To Know a Shooting Star 

It is a natural aspect of the human condition to find significance in anniversaries. We celebrate them, sometimes avoid them; they are so often anticipated in both positive and negative lights. Last year we celebrated 100 years of the JCC Denver and set the course for another century of creating connection and joy in this community. This year, there is another anniversary that many may be unaware of.  

The deck of the outdoor pool was host to countless visitors this summer, be it long-standing members, newcomers, and visitors. Aquafit classes and lap swim kept adults busy and fit, while swim lessons and pool parties kept youngsters cool and entertained. Whether you came to doze in the sun, watch your child play Marco Polo, or read that page-turner novel, your gaze will have inevitably fallen on a vibrant tile mural on the northern-most wall of the pool deck. It is this piece of artwork – and the boy for whom it memorializes – that we celebrate this October.  

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Eli Perlman was known around the J as “that smiling kid.” His mother describes him as being goofy and sunny, a jokester. “He was so bright – in intelligence, of course, but also in light. He shone.” He was passionate about helping orphans in Afghanistan and the homeless in Denver and insisted on raising money by running a lemonade stand – hot cocoa, in the wintertime.   

Eli’s family was deeply entrenched in the JCC community. His mother, Lili Zohar, grew up at the JCC herself when it was still located at East Colfax. She was part of the swim team and attended day camps, activities that her own children went on to partake in. “Eli went to after school care and day camps, and my two older children, Rosa and Henry Perlman, went to Ranch Camp. We have an incredibly long history at the J,” Lili recalls. 

In the winter of 2001, however, Lili began noticing differences in her youngest child. Eli was cranky, he frequently got lost and disoriented, his ears hurt. Not long after, the family received news of Eli’s fatal tumor. “I remember the doctor saying to me, ‘your kid has the worst tumor, in the worst place, with the worst prognosis.’”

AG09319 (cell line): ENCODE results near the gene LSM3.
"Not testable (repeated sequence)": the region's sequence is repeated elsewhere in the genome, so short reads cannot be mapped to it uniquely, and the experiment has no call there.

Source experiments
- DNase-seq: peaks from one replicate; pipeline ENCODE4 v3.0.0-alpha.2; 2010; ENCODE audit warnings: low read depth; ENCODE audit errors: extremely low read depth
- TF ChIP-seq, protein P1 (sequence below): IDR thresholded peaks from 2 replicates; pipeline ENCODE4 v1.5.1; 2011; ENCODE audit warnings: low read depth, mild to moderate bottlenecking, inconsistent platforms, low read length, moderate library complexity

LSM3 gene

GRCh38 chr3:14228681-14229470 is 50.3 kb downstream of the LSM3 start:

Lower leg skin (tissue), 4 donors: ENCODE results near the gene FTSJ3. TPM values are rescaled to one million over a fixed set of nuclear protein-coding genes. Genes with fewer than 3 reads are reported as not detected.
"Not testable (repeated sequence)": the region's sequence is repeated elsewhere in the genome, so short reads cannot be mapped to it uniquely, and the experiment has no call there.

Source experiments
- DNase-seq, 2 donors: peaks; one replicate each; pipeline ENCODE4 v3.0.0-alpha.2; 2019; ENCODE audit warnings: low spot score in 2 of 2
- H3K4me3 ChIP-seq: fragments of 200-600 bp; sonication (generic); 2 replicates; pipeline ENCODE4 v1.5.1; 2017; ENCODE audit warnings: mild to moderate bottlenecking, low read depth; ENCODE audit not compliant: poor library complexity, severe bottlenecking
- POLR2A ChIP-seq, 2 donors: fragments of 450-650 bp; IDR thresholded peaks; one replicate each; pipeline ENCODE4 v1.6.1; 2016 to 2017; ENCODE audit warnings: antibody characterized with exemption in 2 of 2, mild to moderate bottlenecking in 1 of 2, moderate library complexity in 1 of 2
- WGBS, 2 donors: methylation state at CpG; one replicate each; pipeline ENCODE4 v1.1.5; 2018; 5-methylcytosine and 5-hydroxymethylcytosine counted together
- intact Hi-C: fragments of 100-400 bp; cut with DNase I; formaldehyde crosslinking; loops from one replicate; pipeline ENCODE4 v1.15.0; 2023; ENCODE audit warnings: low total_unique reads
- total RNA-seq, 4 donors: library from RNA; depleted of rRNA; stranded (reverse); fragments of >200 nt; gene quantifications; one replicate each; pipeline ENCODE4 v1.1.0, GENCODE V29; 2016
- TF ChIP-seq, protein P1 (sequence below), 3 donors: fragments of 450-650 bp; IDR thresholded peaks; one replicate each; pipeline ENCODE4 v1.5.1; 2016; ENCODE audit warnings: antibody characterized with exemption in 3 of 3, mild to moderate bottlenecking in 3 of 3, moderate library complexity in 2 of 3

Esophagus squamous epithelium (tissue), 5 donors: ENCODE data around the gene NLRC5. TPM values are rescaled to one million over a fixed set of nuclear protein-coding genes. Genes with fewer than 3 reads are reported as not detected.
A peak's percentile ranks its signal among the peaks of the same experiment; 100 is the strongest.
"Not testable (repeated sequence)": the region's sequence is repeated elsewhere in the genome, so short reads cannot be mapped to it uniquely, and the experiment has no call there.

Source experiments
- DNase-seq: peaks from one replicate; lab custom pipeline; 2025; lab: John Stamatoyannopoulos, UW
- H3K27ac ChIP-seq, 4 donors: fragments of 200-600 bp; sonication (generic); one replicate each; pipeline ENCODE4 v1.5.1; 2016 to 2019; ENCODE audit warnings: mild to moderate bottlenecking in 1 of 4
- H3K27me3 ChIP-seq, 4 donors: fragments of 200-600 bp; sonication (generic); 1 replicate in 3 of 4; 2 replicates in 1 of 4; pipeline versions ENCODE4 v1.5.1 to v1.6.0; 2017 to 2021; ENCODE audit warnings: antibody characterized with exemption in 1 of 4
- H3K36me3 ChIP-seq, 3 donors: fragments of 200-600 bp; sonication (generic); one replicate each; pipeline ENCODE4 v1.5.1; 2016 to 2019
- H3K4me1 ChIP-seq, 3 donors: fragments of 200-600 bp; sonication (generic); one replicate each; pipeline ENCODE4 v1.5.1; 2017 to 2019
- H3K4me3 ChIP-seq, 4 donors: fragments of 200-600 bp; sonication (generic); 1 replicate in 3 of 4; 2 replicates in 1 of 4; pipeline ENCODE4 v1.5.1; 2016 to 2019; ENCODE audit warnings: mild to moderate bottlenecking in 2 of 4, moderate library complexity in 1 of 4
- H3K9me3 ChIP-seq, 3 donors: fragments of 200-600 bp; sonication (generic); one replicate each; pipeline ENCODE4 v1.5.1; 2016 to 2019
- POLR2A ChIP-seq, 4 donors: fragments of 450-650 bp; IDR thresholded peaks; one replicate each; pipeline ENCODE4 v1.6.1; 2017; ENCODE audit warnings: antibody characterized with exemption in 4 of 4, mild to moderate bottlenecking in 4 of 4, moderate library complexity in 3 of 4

Eli battled this tumor for the next 13 months, although you wouldn’t have known it. His generosity and luminescence couldn’t be extinguished even by a fatal diagnosis. Always more concerned with the happiness of those around him, Eli insisted on dressing up like Santa Claus for his radiation appointments in the effort of cheering up the doctors and nurses. “He was enduring six weeks of torturous radiation therapy, but he was more worried about the morale of those who were giving him the drugs. That was my Eli,” says Lili. 

During his last year Eli and his family spent many memorable hours at the JCC, playing by the pool and enjoying time with friends. “During Eli’s last summer, we sort of lived at the JCC. Because of his tumor he wasn’t swimming as well, but he walked around with this massive grin on his face. People had no idea he had a fatal diagnosis.” 

It is because of these memories at the JCC that Lili and her family decided to make a dedication of a piece of artwork to the J, in memory of Eli. Using funds they had saved for his college tuition, the Perlman family commissioned Lonnie Hanzon, installation artist and storyteller, to create a mural to embody Eli’s spirit and light.  

“Lonnie is like a magician,” Lili states. “We showed him some poetry we wrote about Eli, we showed him a quilt his classmates made for him. We told him his classmates believed he had turned into a shooting star. And Lonnie created this masterpiece, so that Eli can live on in this community.”  

Eli was born on October 14, 1993, and the mural you can see outside the J was unveiled and dedicated on October 14, 2003. This month, Eli would be turning 30 years old. Although Eli didn’t get to have a bar-mitzvah, his joy and goodness lives on in the community. 

The JCC is blessed with a vibrant, bright, authentic representation of Eli’s spirit. Next time you’re heading for the lap lanes or cabana, take a look around for Eli’s mural. You’re guaranteed to feel the light emanating from its shooting star.  

*The art installation is currently in need of restoration. Time and weather have damaged parts of the artwork. If you are interested in donating to restoring the mural, please click here.

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Eli’s sister (Rosa, left) and his cousin (Amara, right) This picture was taken marking Eli’s 30th birthday, which would have been on October 14.